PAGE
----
Acute Pituitary Failure

oPatientPlus articles are written by UK doctors and are based on research evidence, UK and European Guidelines. They are designed for health professionals to use, so you may find the language more technical than the condition leaflets.

Synonyms: pituitary apoplexy, hypopituitary coma

Acute pituitary failure is a rare medical emergency presenting with the sudden onset of headache (with or without neurological symptoms involving the second, third, fourth and sixth cranial nerves), vomiting, visual impairment and decreased consciousness. It is caused by haemorrhage and/or infarction of the pituitary gland. Rapid replacement with hydrocortisone may be life-saving. Surgery is required urgently for patients with worsening neurological symptoms but it is otherwise currently unclear whether conservative or surgical management carries the best outcome. After acute pituitary failure, there needs to be careful monitoring for recurrence of tumour growth.[1]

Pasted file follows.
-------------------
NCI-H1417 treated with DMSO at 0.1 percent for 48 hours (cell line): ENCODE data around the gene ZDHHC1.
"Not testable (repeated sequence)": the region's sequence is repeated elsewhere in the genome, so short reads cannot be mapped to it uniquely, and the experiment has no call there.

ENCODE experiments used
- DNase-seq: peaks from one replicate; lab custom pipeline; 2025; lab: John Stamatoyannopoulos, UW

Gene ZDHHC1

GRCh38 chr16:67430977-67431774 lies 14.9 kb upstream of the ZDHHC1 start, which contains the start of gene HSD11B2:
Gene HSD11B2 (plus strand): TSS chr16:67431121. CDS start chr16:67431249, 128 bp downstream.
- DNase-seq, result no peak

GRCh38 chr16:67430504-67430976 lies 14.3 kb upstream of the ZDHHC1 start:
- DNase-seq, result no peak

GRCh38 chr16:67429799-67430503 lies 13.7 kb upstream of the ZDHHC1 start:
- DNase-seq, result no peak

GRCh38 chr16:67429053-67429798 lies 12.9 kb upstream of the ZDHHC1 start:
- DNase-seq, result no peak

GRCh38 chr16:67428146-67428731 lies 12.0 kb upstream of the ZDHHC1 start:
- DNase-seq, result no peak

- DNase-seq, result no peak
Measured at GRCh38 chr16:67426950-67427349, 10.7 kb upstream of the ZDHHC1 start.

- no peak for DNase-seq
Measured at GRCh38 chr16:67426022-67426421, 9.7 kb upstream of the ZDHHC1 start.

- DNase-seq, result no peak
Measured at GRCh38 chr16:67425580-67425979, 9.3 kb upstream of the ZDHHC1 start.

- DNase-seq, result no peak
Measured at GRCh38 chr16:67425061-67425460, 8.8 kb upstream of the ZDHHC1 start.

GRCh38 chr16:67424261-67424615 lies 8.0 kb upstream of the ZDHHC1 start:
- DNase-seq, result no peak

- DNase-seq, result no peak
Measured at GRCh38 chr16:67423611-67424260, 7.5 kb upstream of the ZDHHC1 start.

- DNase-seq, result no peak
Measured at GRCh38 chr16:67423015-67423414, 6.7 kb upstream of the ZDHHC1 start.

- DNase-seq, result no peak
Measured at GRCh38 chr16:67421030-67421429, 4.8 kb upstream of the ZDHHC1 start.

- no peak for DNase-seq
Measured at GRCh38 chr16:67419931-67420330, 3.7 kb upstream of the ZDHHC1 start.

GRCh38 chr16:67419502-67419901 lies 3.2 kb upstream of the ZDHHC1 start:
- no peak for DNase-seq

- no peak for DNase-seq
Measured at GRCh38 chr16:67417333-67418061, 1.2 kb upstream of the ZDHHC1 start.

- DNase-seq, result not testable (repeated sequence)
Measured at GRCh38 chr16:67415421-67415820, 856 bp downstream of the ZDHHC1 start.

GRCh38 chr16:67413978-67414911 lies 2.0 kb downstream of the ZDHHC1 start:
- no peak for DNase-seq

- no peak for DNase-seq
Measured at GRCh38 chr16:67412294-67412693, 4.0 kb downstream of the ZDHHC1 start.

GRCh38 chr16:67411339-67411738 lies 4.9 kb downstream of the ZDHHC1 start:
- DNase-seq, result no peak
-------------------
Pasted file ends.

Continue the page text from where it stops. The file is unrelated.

• Acute pituitary failure occurs in a small but significant number of patients with a pituitary tumour, most often a clinically non-functioning macroadenoma.
  • The incidence of acute pituitary failure in pituitary adenomas is between 2% and 7%.
  • Acute pituitary failure usually occurs in patients with pre-existing pituitary adenomas and evolves within hours or days. In over 80% of patients, acute pituitary failure is the first presentation of the underlying pituitary tumour.
  • Most patients present between the ages of 40 and 60 years and there is a slight male preponderance.
  • Precipitating factors for acute pituitary failure include: